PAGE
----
On May 25, 1986, over 5 million Americans linked hands to make a 4,125-mile human chain that stretched from New York City to Long Beach. They weren’t just big hand holding enthusiasts, though. They were participating in Hands Across America, a massive charity event and fundraiser that hoped to raise money for and draw attention to homelessness and hunger.
In the nearly 25 years since Hands was a national phenomenon, it has slowly faded in our memories. Let’s take a look at the story behind the big event.
Hands Across America was the brainchild of music promoter and charity activist Ken Kragen, who had previously played a lead role in putting together USA for Africa’s 1985 charity single “We Are the World.” Following the success of that project, Kragen trained his sights on the more ambitious task of forming a human chain across the country to raise money for charity. Kragen and his team billed Hands as “the largest participatory event in the history of the world.”
Coca-Cola kicked in $8 million to get the project rolling, but an event like this really needed celebrities. Hands assembled a real murderers’ row of stars. The event had four celebrity co-chairmen: Bill Cosby, Kenny Rogers, Lily Tomlin, and Pete Rose. (Rose and his Cincinnati Reds teammates joined hands with Little Leaguers at Pittsburgh’s Three Rivers Stadium during a road trip.)
What better place to grab the national consciousness than a Super Bowl commercial? That January, Hands made its first big splash when it ran an ad featuring its theme song during Super Bowl XX. The ad drummed up some nice publicity for Hands Across America, but it couldn’t compare to what followed: a star-studded music video featuring the event’s amazingly cheesy theme song. (Since this was 1986, of course the song’s backing band was Toto.)
Despite the terrific production values of this video, at least one celebrity was hesitant to participate. Just a week before the event President Ronald Reagan said, “I don't believe that there is anyone going hungry in America by reason of denial or lack of ability to feed them; it is by people not knowing where or how to get this help." In other words, if anyone was hungry it was his or her own fault. Reagan eventually softened his stance just two days before Hands Across America and took a spot in the chain on the White House lawn.
Other celebrities came out in droves, too. Prince kicked in a $13,200 donation. Jet reported that NBA greats Kareem Abdul-Jabbar and Alex English joined with Olympic track star Edwin Moses to form a sports committee. Whoopi Goldberg, Harry Belafonte, Brooke Shields and Dionne Warwick joined in on the handholding.
Even with this Hollywood glitz, the whole “across America” claim was a little dubious. The participants couldn’t fully stretch from sea to shining sea given Hands’ circuitous route, so long ribbons or lengths of rope had to stand in for actual people for up to a hundred miles in areas like deserts. The Los Angeles Times reported that there were huge gaps in the line in some of the dodgier sections of East LA, and volunteers’ efforts to recruit people from their front porches to join the chain didn’t generate any interest.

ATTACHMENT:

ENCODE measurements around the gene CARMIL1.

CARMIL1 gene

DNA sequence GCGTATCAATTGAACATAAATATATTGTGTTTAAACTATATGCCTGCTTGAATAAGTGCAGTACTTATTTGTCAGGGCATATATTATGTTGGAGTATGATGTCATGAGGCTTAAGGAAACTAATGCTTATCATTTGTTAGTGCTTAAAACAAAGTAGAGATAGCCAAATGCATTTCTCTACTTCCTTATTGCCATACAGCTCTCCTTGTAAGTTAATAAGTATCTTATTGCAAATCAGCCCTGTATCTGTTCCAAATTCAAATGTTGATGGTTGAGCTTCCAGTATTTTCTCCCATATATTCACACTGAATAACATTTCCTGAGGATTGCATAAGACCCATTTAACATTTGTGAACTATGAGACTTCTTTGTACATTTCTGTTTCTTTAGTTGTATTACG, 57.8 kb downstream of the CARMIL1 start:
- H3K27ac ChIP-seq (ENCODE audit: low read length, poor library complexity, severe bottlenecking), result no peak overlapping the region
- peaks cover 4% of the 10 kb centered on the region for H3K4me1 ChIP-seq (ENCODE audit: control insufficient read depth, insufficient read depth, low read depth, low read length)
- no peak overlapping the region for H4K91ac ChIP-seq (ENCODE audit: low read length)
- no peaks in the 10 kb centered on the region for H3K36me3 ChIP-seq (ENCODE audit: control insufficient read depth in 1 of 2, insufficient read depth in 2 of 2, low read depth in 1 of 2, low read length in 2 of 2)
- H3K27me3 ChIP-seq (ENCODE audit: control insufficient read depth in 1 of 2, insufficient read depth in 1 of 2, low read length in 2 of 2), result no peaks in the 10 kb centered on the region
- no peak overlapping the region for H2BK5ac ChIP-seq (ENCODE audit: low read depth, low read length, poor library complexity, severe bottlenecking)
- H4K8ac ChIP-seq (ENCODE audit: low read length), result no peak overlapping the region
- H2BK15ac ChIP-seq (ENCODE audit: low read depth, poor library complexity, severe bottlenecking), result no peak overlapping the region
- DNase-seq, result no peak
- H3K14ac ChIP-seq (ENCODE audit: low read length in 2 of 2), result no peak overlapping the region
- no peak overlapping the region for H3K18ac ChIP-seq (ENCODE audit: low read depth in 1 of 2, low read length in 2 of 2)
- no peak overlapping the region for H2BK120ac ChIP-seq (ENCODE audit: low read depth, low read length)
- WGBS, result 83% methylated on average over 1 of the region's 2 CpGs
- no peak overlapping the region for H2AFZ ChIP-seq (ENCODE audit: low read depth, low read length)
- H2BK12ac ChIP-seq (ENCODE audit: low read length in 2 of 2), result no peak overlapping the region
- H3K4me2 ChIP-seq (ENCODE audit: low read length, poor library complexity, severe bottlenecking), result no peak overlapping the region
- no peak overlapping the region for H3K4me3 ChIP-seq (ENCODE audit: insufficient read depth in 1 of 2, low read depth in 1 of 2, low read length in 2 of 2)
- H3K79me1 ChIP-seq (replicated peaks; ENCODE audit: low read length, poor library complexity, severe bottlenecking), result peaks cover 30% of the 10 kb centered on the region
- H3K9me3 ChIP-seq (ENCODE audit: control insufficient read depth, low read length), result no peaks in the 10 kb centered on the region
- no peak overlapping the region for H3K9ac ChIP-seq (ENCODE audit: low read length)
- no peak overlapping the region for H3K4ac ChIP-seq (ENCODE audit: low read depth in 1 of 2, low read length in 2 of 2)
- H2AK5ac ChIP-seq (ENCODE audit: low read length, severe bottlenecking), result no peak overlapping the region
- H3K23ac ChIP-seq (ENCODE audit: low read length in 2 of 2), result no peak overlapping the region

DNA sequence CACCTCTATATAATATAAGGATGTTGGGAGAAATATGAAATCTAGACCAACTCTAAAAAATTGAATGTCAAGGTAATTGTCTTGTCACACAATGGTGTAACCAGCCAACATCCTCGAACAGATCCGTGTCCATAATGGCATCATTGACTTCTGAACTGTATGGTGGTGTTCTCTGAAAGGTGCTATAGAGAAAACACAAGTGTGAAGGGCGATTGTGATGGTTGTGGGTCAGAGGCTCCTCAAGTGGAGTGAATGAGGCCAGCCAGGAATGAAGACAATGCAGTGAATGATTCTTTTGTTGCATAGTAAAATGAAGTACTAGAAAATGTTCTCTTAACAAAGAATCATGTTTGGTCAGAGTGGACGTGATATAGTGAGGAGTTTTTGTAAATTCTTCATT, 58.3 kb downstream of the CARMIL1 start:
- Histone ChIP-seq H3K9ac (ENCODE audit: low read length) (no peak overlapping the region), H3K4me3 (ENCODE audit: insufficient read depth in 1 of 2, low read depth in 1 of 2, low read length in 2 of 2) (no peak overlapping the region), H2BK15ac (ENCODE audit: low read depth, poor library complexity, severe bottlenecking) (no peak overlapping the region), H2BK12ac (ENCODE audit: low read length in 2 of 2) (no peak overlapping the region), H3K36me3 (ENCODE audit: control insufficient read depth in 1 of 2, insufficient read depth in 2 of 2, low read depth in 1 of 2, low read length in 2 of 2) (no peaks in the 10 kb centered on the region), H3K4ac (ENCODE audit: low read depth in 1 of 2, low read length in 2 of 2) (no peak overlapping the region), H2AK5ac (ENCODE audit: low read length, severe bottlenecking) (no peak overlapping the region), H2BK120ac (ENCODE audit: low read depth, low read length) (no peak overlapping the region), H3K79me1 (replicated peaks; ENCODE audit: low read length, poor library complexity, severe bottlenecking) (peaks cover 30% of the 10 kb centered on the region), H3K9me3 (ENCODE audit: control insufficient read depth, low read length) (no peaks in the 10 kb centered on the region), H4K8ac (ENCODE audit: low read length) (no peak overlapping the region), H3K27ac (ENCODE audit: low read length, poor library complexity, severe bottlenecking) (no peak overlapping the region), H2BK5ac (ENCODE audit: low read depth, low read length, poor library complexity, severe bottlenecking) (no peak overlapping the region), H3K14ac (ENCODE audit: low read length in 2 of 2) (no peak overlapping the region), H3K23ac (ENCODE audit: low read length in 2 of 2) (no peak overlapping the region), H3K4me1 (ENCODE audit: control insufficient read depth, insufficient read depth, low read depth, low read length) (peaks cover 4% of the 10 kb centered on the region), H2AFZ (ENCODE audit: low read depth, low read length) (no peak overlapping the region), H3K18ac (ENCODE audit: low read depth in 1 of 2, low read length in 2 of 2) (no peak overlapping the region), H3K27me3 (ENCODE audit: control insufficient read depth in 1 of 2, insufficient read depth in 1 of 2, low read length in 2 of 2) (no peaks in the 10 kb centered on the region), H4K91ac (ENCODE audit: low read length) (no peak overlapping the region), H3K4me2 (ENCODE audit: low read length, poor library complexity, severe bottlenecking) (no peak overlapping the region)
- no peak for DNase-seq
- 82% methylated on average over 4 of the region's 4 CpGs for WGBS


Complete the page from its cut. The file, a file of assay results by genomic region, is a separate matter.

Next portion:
What do you do with millions of people once they’ve linked hands? Why not have them belt out a few tunes? The chain stayed together for 15 minutes, long enough for participants to sing “We Are the World,” “America the Beautiful” and, naturally, the Hands theme song.
A human chain is nice and all, but how does it raise any money to feed the hungry? Participants weren’t just being asked to come out and hold hands. They were also supposed to cough up a donation of at least $10 apiece to join the chain. Between those donations and corporate sponsorships from companies like Citibank and American Express, Hands seemed poise to raise quite a bit of cash; the project’s coordinators wanted to gross $50 million that could then be dispersed to local causes through grants.
However, as anyone who’s ever tried to form a human chain across a continent can tell you, it’s no small task. As Hands’ national director told Time in an understated interview before the event, “It's like planning the invasion of Normandy and Hannibal's crossing of the Alps on the same day.” The organizers used a pair of giant computers located in Marshfield, WI, to manage the event and assign participants a place to stand.
Planning and promoting Hands required nine months and a staff of 400 people, which took a huge bite out of the event’s bottom line. On top of that, people were excited to hold hands but less enthusiastic about mailing in their donations. Hands only pulled in around $34 million total, and once the event spent around $17 million to pay its bills it only netted $15-16 million. Robert Hayes of the National Coalition for the Homeless told the New York Times that the event’s organizers “spent too much to raise too little and promoted a national extravaganza empty of content.''
At least one homeless family got a huge benefit from the events. Six-year-old Amy Sherwood had been living in a New York homeless shelter when she was picked to be in the Hands promotional video. Hollywood talent scouts decided the girl showed promise and inked her to an acting contract. Little Amy still took her symbolic place as the first link in the chain where Hands began in New York’s Battery Park even though she and her family had moved into a Brooklyn apartment.
Despite critics’ jabs that the event was more of a spectacle than a fundraiser, it would be shortsighted to just look at the raw numbers on how much Hands collected. The promoters pointed out that the event helped raise the profile of the homeless in the public consciousness, which likely led to more volunteering and donations to related causes. If the event really did raise awareness, then it’s easy to see why its organizers deemed it a success. And if it didn’t? At least it left a really odd blip on our cultural memory.